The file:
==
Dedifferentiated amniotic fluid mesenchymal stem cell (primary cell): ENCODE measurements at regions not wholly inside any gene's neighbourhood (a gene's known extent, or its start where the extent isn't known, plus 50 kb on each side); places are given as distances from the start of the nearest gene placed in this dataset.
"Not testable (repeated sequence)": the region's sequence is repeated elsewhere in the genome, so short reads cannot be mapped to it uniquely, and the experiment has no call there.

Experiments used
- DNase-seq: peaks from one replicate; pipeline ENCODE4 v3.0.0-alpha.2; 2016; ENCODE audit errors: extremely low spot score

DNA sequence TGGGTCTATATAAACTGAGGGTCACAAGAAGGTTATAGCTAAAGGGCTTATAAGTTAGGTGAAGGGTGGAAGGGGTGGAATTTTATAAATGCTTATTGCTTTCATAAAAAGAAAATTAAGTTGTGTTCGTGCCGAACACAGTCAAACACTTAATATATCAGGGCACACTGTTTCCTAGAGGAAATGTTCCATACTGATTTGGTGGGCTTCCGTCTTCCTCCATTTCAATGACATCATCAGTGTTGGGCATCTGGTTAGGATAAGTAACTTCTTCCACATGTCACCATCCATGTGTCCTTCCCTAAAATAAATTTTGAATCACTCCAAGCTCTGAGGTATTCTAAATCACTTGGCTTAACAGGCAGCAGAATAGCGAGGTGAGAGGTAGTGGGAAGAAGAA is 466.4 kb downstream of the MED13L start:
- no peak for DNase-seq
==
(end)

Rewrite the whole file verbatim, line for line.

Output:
Dedifferentiated amniotic fluid mesenchymal stem cell (primary cell): ENCODE measurements at regions not wholly inside any gene's neighbourhood (a gene's known extent, or its start where the extent isn't known, plus 50 kb on each side); places are given as distances from the start of the nearest gene placed in this dataset.
"Not testable (repeated sequence)": the region's sequence is repeated elsewhere in the genome, so short reads cannot be mapped to it uniquely, and the experiment has no call there.

Experiments used
- DNase-seq: peaks from one replicate; pipeline ENCODE4 v3.0.0-alpha.2; 2016; ENCODE audit errors: extremely low spot score

DNA sequence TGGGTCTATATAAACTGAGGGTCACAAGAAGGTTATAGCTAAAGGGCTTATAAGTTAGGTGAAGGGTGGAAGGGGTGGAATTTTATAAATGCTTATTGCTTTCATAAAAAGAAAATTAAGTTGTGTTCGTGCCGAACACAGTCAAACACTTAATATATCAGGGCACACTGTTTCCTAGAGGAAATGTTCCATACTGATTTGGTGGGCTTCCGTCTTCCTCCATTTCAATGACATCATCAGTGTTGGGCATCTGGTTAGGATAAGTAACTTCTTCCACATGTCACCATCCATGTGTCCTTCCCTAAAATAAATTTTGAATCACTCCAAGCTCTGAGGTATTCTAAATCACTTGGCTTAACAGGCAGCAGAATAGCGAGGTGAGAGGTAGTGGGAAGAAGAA is 466.4 kb downstream of the MED13L start:
- no peak for DNase-seq